The HSE is offering the vaccine free of charge
No. The COVID-19 vaccine cannot give you COVID-19. It is possible to have caught COVID-19 before getting your vaccine and not realise you have the symptoms until after your vaccination appointment.
If you have any symptoms of COVID-19, it is important to self-isolate (stay in your room) and arrange a free test to find out if you have COVID-19.
If you have a fever which starts more than two days after you get the vaccine, or lasts longer than two days, you should self-isolate and ask a GP (Doctor) to arrange a COVID-19 test for you.
If you have COVID-19 symptoms after the first dose, you still need to have the second dose. While you may get some protection from the first dose, having the second dose will give you the best protection against the virus
Yes. Even if you have already had COVID-19, you could still get it again. The vaccine will reduce your risk of getting COVID-19 again. Even if you do get COVID-19 again, the vaccine can reduce the seriousness of your symptoms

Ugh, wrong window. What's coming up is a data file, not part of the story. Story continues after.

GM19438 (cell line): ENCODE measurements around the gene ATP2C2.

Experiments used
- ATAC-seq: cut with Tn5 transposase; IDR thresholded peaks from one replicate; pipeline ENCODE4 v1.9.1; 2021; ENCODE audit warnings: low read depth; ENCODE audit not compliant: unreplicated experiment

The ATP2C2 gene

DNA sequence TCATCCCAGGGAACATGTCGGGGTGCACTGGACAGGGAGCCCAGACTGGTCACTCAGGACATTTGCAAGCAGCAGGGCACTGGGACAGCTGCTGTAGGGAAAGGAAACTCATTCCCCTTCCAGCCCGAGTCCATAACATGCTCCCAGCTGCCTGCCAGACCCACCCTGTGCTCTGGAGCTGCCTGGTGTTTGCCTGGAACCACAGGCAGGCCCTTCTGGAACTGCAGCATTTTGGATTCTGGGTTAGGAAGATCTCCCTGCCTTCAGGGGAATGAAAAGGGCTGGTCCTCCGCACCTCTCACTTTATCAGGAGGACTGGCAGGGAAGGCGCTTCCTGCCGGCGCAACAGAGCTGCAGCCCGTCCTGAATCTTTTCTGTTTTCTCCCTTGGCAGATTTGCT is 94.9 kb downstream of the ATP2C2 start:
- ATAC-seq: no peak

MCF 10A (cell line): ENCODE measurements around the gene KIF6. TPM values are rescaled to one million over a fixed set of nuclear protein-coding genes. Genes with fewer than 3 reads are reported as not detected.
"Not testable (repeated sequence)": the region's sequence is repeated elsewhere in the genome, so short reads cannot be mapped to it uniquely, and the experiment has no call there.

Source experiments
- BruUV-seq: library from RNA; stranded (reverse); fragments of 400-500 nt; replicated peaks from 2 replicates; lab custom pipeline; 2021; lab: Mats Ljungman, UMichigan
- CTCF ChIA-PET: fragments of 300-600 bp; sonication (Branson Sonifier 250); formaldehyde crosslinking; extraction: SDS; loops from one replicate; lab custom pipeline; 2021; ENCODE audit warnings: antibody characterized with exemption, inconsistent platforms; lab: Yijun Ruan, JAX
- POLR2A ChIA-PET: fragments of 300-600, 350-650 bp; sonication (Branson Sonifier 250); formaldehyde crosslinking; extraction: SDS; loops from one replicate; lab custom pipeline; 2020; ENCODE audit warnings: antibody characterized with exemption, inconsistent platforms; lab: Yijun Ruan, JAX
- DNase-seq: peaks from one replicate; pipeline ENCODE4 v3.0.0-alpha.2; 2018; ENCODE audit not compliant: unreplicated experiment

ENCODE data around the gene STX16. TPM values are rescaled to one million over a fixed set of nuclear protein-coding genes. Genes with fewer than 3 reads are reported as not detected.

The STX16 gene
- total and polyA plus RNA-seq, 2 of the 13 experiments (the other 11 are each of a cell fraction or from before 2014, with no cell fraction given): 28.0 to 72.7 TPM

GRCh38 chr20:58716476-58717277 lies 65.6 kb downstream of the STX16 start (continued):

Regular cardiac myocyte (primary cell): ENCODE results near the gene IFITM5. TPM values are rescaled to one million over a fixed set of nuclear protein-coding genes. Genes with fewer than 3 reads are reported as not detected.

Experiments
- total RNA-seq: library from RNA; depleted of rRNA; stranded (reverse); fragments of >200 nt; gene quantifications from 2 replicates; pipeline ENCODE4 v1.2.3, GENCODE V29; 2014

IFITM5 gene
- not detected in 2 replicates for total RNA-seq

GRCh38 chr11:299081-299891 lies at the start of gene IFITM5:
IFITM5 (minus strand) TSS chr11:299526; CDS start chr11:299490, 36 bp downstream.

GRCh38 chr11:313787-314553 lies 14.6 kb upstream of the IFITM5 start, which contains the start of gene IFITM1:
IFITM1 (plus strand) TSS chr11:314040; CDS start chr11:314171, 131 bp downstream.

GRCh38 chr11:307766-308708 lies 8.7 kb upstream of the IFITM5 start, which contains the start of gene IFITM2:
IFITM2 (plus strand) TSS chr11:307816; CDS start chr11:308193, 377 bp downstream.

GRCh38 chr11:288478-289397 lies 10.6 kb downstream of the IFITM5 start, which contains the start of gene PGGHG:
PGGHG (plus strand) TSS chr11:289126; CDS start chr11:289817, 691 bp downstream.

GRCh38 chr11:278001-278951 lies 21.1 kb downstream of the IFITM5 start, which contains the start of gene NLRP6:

No. You should delay getting the vaccine if you have a fever (temperature of 38 degrees Celsius or above), until you feel better
You can get the COVID-19 vaccine if you are breastfeeding.
Talk to your obstetrician, midwife or GP about getting your COVID-19 vaccine if you are pregnant.It's recommended you get your COVID-19 vaccine when it's offered to you. Being vaccinated will reduce the chance of you becoming very unwell.
It may also reduce the chance of complications during pregnancy. If you are seriously ill with COVID-19 during pregnancy, complications can include premature labour or stillbirths linked to COVID placentitis.
Pregnant women are at similar risk of COVID-19 infection to non-pregnant women of the same age.
However, if pregnant women become infected with SARS-COV2 they are at increased risk of hospitalisation, at increased risk of premature delivery if symptomatic in the third trimester and of stillbirth and at significantly higher risk of ICU admission.